New Orleans Panache and the Dishwasher Who Imitated the Incredible Hulk: A Q&A with Sassy JAC's Andrew Ladlie
Andrew Ladlie in the very small Sassy JAC's kitchen | Kaitlin Steinberg
I wanted to profile Andrew Ladlie of Sassy JAC's (1730 South Eighth Street; 314-932-1280) because I'd enjoyed my review visits to his Soulard restaurants so much. But as we spoke, I realized the Sassy JAC's at which I'd dined was merely a fraction of Ladlie's ambition for the place.
"I love the creative aspect of cooking," Ladlie says, "but I think learning how to manage my time as a small business owner has been the main thing that has held me back. You work so many hours as a small business owner, you forgot about what you opened the business for. Then you get caught up...'What if I try it and lose a bunch of money?' So I haven't been as aggressive. I've got all that under control now."
Ladlie and I met in the Sassy JAC's dining room between lunch and dinner service one afternoon last week. As befits a Soulard joint, a few bar patrons provided the soundtrack while we discussed how he went from a college chemistry major to a restaurant owner (read part one for that story), his disdain for fiddlehead ferns and feather boas, and the time he asked a giant dishwasher to clean out the walk-in.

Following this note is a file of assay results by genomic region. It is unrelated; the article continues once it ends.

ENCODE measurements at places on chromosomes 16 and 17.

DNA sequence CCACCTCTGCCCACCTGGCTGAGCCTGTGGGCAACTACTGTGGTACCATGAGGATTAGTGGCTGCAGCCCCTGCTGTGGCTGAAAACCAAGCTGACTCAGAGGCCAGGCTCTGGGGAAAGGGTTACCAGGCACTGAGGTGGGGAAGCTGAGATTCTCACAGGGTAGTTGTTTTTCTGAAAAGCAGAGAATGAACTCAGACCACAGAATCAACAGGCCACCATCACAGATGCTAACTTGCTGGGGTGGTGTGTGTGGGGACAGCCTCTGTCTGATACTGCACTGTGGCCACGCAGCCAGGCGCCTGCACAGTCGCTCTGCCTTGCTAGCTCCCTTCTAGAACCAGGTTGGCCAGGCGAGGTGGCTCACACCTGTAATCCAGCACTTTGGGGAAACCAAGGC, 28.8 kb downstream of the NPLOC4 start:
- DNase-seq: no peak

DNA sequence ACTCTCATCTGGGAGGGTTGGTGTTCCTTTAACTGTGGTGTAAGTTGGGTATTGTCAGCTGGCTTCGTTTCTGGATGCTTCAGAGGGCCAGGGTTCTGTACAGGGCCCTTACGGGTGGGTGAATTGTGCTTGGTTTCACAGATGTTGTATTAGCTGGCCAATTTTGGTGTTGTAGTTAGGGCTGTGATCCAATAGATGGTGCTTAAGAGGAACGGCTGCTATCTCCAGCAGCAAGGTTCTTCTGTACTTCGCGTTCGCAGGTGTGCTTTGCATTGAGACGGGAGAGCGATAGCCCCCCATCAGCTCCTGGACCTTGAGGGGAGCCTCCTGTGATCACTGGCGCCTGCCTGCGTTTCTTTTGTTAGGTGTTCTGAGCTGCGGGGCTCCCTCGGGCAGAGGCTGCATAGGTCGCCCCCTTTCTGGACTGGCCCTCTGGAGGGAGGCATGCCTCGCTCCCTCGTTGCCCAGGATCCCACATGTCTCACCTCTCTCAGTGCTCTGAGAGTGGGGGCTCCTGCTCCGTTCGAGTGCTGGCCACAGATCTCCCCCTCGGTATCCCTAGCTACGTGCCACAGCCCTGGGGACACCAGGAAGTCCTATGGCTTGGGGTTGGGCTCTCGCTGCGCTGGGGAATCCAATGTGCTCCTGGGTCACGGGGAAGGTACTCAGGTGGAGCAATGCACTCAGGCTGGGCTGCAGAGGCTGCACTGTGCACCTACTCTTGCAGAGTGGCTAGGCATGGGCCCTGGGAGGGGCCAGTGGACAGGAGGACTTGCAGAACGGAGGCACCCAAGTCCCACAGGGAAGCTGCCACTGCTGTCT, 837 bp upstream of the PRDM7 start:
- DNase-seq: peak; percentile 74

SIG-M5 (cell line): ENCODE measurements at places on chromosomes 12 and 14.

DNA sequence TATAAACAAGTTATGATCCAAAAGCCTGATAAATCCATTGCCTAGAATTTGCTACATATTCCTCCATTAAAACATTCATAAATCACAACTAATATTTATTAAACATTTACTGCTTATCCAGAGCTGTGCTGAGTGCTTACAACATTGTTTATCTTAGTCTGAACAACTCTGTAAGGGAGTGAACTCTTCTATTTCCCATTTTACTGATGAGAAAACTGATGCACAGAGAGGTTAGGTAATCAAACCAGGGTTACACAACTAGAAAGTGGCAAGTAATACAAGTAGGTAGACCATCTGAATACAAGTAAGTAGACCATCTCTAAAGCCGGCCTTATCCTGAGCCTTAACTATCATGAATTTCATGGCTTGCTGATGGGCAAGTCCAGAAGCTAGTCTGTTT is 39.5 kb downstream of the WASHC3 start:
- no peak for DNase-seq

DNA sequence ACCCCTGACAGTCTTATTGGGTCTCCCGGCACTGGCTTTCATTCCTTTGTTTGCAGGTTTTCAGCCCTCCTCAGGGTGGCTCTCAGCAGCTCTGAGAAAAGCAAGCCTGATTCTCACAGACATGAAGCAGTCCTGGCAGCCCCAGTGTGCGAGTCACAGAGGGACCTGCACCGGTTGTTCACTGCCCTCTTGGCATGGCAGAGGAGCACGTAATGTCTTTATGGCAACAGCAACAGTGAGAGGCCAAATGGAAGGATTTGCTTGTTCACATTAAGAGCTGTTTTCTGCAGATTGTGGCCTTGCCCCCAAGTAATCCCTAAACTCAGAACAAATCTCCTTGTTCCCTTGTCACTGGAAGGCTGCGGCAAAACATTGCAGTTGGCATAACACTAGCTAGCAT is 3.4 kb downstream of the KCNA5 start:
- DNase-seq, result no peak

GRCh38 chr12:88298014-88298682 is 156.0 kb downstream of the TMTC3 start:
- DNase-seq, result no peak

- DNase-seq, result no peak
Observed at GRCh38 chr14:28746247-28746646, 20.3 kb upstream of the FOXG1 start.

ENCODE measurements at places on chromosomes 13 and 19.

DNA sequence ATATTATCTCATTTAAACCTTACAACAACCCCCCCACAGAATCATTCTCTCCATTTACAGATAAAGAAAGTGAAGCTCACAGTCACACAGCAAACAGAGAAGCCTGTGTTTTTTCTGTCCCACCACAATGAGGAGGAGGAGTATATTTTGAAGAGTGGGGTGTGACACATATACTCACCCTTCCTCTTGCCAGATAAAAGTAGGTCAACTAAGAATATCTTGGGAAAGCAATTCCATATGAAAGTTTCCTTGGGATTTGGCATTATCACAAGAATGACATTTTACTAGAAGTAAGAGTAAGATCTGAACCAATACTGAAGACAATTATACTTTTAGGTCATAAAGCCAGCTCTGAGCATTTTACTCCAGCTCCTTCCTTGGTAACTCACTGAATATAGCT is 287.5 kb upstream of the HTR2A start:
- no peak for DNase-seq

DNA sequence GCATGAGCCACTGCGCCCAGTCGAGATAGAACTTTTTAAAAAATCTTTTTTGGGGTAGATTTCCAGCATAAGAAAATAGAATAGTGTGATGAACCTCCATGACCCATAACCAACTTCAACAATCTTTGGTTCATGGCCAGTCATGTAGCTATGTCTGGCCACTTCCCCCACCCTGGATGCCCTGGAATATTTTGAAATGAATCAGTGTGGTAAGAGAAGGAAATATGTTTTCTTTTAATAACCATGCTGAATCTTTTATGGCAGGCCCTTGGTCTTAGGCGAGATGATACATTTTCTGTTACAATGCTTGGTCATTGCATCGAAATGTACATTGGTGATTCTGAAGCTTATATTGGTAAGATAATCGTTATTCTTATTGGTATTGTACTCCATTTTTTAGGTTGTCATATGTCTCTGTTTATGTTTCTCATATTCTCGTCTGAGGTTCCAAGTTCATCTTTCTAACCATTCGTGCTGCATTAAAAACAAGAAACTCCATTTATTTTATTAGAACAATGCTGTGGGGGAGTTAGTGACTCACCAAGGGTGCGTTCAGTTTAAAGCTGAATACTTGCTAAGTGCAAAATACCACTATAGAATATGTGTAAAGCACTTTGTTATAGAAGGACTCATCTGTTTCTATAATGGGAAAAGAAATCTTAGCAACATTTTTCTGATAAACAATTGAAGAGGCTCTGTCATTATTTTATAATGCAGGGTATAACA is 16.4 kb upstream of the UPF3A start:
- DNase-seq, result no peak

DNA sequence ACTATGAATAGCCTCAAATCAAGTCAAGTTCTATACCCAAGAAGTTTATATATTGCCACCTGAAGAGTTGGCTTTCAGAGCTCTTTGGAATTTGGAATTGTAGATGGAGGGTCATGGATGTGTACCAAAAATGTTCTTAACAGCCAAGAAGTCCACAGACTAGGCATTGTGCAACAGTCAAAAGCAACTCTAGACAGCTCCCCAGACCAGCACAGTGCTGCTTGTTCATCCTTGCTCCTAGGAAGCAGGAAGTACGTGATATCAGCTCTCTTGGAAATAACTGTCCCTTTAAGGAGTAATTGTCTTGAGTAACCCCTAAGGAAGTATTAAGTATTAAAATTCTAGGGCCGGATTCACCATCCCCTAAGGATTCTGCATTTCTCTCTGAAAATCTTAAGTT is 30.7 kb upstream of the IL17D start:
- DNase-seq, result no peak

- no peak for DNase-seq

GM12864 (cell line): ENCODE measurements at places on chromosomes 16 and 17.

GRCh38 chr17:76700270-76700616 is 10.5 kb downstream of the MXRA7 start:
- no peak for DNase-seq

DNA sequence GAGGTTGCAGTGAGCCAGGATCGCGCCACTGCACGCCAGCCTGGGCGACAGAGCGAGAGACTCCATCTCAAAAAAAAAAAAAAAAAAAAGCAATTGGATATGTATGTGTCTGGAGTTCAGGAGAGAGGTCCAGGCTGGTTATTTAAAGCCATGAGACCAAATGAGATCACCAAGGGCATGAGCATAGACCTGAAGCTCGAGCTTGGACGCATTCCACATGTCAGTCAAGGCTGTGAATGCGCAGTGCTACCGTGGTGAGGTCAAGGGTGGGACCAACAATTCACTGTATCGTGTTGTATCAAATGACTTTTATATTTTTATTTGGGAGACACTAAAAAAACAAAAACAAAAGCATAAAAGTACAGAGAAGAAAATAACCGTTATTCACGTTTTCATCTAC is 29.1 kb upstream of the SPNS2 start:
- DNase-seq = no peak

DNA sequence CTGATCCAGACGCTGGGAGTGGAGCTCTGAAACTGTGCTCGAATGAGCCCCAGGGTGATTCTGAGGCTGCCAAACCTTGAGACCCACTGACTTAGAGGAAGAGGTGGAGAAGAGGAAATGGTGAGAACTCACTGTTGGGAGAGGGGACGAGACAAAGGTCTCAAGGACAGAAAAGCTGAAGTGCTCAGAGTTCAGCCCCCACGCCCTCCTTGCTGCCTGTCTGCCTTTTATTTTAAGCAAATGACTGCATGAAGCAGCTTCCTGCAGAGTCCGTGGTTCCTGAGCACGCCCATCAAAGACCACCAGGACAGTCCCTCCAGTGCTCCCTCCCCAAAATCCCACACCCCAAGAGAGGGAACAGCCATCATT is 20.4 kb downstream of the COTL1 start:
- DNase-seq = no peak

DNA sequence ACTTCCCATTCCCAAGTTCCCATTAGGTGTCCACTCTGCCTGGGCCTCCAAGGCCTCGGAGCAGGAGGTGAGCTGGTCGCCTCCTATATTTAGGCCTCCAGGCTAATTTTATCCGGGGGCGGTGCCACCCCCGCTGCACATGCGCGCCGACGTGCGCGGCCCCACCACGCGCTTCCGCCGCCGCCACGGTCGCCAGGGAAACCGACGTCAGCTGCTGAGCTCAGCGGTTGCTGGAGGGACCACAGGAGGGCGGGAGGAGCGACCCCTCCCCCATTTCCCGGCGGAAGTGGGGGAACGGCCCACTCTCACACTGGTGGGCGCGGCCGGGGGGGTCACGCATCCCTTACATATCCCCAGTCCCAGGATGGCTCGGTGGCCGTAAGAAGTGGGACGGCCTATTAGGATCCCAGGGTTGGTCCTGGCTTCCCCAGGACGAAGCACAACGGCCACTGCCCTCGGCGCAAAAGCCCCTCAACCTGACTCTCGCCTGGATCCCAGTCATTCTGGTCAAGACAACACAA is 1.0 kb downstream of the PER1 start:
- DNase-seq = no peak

What did your family eat when you were a kid? My parents both worked so hard. We didn't have a whole lot, but until I got older -- I mean, my twenties -- I didn't even realize they didn't have as much as we needed. I remember my parents working a big garden in the summer because that was food. There wasn't steaks and stuff like that.
What were your favorite foods then? Whatever meal involved broccoli-rice casserole. Obviously, all the potlucks with my family. And we had an ice-cream store across the street.
What's a typical meal at home for you? We eat at home on Sundays. Meals are dictated by my daughter still [Clara, four years old]. She does pretty good with food. She'll eat anything. Her favorite food is probably salad. She eats olives out of the jar. She loves different dressings. She'll eat lamb chops. The first time we gave her lamb chops, it was just little lollipop chops, so now she thinks all lamb should be eaten like that.
Any guilty pleasures? Something we'd be surprised you like? That Jennie-O turkey loaf. I can't believe I like it. It's just such garbage. That's an embarrassing pleasure, if that counts.
What's on top of your pizza? Bacon, black olives, some spicy pepperoni.